Jefferson was the author of the Declaration of Independence and the third US president, but he also owned slaves – so Waukegan decided to take his name off a middle school last year, amid the George Floyd protests across the US.
The proposal to rename the school against the country’s first African-American president, however, hit the unexpected snag in the form of advocates for “undocumented” immigrants from Latin America.
Ahead of Tuesday’s meeting of the city’s school board, activists sent out a press release denouncing Obama as the “Deporter in Chief” and saying his 2.5 million deportations of people in the US illegally was “far more than any previous president in our history.”
“For us, having the Deporter in Chief’s name is painful for the community,” said Julie Contreras, an activist who led the protest. Contreras runs United Giving Hope, described by local media as a group that “runs shelters for undocumented children” at the US-Mexico border.
“We feel that Barack Obama did disservice to us. He denied us, and he didn’t stop the deportations, the way he promised,” Contreras said, according to Chicago’s WLS-TV.
“If you’re removing the name of Thomas Jefferson – one oppressor – the name of Obama is another oppressor and our families do not want to see that name,” she added.
Local resident Oscar Arias urged the board to “drop the names of Barack and Michelle Obama from consideration,” arguing that Obama’s presidency is “filled with hostility against the immigrant community,” WGN-TV reported.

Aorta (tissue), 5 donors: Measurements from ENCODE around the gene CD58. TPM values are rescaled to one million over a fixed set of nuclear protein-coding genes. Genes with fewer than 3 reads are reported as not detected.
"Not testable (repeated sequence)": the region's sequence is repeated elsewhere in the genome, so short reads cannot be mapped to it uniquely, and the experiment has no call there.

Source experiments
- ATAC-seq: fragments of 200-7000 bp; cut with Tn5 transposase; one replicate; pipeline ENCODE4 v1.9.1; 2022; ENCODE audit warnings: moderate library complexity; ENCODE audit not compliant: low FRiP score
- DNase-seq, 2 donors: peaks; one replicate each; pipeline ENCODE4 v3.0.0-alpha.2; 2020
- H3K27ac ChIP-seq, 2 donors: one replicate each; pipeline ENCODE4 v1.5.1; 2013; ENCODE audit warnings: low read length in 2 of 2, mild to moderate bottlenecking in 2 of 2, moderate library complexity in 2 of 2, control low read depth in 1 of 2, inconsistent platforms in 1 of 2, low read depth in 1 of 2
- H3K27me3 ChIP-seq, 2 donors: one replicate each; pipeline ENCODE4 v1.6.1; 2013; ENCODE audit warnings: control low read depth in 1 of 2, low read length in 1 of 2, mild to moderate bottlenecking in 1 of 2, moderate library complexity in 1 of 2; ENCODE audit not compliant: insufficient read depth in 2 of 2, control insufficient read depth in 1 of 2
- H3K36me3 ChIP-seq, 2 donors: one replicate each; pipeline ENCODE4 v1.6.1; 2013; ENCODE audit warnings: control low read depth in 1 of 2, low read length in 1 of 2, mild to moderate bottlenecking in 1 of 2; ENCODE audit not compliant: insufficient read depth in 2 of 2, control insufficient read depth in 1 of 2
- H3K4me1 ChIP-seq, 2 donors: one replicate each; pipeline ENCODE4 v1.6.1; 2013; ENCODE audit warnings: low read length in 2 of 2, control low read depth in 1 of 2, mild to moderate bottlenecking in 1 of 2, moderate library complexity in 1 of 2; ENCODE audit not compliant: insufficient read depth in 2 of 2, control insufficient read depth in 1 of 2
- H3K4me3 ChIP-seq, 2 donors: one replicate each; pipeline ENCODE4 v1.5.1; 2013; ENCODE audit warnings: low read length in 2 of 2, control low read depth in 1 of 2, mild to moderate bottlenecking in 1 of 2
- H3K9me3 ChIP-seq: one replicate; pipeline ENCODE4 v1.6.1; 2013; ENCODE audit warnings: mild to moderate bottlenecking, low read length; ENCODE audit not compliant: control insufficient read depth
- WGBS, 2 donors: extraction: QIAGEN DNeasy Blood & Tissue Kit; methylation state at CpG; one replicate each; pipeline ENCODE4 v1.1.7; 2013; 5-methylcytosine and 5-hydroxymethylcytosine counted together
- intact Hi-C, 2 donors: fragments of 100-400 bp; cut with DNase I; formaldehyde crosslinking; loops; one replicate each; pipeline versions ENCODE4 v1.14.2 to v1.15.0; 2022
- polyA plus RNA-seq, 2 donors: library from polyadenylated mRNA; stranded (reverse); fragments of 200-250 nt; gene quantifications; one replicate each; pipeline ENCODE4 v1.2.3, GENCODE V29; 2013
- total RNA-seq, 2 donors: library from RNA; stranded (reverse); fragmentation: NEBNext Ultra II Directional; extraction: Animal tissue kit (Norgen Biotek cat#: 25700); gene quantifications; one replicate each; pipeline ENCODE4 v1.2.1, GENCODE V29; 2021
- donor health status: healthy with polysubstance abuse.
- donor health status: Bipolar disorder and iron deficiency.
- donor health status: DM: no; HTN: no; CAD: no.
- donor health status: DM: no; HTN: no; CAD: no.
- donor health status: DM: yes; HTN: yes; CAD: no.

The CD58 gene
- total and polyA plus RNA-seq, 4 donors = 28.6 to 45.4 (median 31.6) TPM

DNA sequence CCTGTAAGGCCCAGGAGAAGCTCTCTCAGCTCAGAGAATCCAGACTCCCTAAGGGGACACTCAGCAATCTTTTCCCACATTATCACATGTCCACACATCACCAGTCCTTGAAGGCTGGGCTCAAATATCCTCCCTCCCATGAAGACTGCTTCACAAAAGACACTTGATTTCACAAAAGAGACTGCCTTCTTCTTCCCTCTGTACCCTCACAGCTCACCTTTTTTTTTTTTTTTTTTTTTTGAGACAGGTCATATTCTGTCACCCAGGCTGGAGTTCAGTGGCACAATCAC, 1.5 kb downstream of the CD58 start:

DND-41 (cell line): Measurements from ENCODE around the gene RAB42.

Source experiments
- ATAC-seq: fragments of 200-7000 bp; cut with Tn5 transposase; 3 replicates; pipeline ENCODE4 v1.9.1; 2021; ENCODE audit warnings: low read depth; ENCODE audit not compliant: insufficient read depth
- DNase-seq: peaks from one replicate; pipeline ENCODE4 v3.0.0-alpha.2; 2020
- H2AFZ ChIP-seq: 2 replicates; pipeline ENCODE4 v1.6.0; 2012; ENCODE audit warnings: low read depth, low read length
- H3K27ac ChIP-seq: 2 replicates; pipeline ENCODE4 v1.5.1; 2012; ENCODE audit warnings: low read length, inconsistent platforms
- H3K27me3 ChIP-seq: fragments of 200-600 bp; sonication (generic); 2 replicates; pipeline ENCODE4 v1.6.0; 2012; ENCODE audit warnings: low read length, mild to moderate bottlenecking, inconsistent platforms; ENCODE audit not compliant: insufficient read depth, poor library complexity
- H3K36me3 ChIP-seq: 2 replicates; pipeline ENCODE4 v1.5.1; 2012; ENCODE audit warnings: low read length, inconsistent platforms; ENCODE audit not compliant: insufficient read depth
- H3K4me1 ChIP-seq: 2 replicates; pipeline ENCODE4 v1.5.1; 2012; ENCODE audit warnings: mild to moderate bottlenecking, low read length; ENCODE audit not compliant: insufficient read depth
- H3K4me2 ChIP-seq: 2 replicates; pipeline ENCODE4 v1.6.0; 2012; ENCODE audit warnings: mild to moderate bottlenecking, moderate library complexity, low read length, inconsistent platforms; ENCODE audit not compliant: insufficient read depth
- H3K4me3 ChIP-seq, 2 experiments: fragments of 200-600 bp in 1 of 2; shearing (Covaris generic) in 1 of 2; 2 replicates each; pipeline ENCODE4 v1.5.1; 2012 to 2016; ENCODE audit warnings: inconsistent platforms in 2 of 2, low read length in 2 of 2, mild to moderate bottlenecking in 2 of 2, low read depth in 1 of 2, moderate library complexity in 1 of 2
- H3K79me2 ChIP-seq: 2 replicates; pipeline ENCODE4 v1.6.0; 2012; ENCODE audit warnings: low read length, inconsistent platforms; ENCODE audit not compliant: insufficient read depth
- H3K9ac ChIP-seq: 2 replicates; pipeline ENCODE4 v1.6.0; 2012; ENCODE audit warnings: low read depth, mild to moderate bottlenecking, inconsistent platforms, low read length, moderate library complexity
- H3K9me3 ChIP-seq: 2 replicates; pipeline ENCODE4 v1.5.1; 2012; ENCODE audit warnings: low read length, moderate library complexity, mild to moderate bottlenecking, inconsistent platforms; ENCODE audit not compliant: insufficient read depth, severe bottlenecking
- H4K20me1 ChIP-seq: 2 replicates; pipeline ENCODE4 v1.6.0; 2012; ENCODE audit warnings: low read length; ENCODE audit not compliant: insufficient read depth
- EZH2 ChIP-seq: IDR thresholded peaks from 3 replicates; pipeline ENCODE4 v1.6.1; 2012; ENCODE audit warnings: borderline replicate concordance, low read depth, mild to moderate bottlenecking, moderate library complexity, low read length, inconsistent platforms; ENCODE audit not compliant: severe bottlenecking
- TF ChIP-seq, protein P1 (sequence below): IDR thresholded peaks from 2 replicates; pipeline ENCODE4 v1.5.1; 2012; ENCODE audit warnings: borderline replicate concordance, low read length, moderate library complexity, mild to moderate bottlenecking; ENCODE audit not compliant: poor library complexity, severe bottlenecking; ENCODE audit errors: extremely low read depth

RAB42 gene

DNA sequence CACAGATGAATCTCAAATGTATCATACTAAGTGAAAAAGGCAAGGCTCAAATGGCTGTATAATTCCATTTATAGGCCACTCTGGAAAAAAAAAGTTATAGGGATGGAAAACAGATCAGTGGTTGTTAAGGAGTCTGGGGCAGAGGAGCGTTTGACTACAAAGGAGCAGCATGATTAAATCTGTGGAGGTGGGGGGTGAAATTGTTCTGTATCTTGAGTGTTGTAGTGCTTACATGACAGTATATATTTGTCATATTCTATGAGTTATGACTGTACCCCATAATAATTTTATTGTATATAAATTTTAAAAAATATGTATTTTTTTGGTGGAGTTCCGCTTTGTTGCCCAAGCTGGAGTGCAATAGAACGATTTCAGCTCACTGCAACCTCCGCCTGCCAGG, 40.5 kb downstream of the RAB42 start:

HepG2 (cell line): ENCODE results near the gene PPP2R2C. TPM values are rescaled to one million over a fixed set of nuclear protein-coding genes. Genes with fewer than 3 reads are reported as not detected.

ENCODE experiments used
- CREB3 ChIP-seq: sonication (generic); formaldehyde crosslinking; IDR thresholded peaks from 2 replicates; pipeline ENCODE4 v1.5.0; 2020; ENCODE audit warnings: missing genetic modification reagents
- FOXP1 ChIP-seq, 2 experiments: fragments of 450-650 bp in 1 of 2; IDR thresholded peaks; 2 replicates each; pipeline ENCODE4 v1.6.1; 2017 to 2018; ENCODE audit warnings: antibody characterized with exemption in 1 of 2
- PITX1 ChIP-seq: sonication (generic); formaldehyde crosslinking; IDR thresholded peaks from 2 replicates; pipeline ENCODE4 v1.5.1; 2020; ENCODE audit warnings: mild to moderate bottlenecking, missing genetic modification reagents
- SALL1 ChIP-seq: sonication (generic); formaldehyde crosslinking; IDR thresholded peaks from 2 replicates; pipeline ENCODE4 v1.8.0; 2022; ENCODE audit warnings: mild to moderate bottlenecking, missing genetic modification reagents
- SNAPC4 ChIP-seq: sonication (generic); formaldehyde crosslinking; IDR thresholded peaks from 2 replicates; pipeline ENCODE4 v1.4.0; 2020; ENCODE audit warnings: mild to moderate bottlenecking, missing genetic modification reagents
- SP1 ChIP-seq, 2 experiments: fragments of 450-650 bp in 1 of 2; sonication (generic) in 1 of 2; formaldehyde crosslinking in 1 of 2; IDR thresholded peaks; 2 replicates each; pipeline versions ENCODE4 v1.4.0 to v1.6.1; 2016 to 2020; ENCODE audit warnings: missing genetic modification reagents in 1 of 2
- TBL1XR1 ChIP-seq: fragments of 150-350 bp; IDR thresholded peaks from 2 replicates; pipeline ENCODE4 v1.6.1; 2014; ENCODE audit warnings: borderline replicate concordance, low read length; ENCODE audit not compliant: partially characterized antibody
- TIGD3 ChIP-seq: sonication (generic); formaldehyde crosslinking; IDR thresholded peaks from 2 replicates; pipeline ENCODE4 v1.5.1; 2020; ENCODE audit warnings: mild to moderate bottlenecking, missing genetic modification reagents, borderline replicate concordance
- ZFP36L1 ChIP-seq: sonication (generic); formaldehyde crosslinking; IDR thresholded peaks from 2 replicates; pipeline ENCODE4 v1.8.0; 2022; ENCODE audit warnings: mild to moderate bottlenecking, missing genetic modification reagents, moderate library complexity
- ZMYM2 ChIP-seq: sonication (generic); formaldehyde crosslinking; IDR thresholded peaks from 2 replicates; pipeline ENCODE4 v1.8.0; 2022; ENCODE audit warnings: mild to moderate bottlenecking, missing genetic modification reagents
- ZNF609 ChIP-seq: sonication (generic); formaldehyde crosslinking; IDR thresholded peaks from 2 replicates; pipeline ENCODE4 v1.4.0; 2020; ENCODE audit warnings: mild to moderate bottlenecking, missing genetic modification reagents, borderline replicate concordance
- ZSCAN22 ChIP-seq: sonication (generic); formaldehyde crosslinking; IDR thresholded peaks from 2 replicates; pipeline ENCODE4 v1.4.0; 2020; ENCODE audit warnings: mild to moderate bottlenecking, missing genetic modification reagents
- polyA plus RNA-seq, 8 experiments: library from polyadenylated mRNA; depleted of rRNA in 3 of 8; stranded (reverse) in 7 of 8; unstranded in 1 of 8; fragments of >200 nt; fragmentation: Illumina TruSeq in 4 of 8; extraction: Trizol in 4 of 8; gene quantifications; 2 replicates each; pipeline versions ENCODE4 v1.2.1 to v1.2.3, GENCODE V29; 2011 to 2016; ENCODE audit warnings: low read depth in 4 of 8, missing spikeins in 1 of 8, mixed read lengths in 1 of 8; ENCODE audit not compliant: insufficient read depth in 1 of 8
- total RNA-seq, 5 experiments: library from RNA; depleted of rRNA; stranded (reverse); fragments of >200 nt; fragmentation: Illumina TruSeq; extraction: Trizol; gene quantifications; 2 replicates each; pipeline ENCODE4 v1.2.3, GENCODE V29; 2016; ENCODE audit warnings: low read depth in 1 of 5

Edgar Castellanos, who said he came to the US illegally as a child and is now a District 60 school board member, said he would not vote to rename a school “after someone who did not and does not represent the undocumented community.”
There didn’t seem to be much of a distinction between immigrants who came to the US legally or those who did not, euphemistically known by activists and the media as “undocumented.”
Waukegan is a city of some 86,000 residents in northern Illinois, located just south of Kenosha, Wisconsin on the shores of Lake Michigan. Almost 20% of its population is African-American, but more than 52% listed Spanish as their primary language.
After the Black Lives Matter protests began in May 2020, the local school board launched a review of public school names, examining all 22 but finding only two problematic: Jefferson and Daniel Webster, a 19th-century New England statesman now accused of “defending slavery.”
The three finalists for the new name of the Jefferson Middle School were the Obamas, the late civil war activist and Democrat Congressman John Lewis, or the Hispanic labor activists Dolores Huerta and Cesar Chavez. Local media reported that most local activists seemed to favor Lewis – leaving unsaid that Huerta and Chavez were vocally opposed to illegal immigration.
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